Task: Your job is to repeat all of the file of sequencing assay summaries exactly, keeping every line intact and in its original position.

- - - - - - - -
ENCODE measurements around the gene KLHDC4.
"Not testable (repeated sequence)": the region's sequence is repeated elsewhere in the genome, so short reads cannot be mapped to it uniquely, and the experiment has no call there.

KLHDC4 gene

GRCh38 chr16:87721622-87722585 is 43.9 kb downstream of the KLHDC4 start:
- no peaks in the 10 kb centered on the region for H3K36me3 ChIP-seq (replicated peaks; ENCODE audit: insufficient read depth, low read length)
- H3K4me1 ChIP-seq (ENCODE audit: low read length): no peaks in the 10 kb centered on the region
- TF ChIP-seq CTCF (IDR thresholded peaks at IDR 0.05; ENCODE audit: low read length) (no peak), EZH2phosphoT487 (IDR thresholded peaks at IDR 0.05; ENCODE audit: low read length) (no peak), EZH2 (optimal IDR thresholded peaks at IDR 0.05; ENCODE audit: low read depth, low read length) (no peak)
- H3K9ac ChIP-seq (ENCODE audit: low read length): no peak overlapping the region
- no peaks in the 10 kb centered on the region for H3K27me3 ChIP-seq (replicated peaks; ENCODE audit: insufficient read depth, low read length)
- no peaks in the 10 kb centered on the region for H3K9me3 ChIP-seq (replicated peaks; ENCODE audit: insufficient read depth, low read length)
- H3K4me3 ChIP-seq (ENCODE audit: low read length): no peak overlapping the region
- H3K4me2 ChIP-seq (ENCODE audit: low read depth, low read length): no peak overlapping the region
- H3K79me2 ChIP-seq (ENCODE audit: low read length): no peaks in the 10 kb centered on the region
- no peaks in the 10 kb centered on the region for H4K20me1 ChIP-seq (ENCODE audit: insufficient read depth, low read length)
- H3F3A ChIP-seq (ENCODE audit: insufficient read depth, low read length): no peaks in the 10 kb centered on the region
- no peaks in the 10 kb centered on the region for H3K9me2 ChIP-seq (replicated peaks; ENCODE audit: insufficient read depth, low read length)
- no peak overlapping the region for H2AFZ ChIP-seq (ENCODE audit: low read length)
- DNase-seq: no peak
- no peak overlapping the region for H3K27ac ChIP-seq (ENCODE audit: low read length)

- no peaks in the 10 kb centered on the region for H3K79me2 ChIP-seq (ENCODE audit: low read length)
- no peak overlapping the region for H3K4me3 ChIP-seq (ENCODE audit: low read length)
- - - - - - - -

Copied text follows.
ENCODE measurements around the gene KLHDC4.
"Not testable (repeated sequence)": the region's sequence is repeated elsewhere in the genome, so short reads cannot be mapped to it uniquely, and the experiment has no call there.

KLHDC4 gene

GRCh38 chr16:87721622-87722585 is 43.9 kb downstream of the KLHDC4 start:
- no peaks in the 10 kb centered on the region for H3K36me3 ChIP-seq (replicated peaks; ENCODE audit: insufficient read depth, low read length)
- H3K4me1 ChIP-seq (ENCODE audit: low read length): no peaks in the 10 kb centered on the region
- TF ChIP-seq CTCF (IDR thresholded peaks at IDR 0.05; ENCODE audit: low read length) (no peak), EZH2phosphoT487 (IDR thresholded peaks at IDR 0.05; ENCODE audit: low read length) (no peak), EZH2 (optimal IDR thresholded peaks at IDR 0.05; ENCODE audit: low read depth, low read length) (no peak)
- H3K9ac ChIP-seq (ENCODE audit: low read length): no peak overlapping the region
- no peaks in the 10 kb centered on the region for H3K27me3 ChIP-seq (replicated peaks; ENCODE audit: insufficient read depth, low read length)
- no peaks in the 10 kb centered on the region for H3K9me3 ChIP-seq (replicated peaks; ENCODE audit: insufficient read depth, low read length)
- H3K4me3 ChIP-seq (ENCODE audit: low read length): no peak overlapping the region
- H3K4me2 ChIP-seq (ENCODE audit: low read depth, low read length): no peak overlapping the region
- H3K79me2 ChIP-seq (ENCODE audit: low read length): no peaks in the 10 kb centered on the region
- no peaks in the 10 kb centered on the region for H4K20me1 ChIP-seq (ENCODE audit: insufficient read depth, low read length)
- H3F3A ChIP-seq (ENCODE audit: insufficient read depth, low read length): no peaks in the 10 kb centered on the region
- no peaks in the 10 kb centered on the region for H3K9me2 ChIP-seq (replicated peaks; ENCODE audit: insufficient read depth, low read length)
- no peak overlapping the region for H2AFZ ChIP-seq (ENCODE audit: low read length)
- DNase-seq: no peak
- no peak overlapping the region for H3K27ac ChIP-seq (ENCODE audit: low read length)

- no peaks in the 10 kb centered on the region for H3K79me2 ChIP-seq (ENCODE audit: low read length)
- no peak overlapping the region for H3K4me3 ChIP-seq (ENCODE audit: low read length)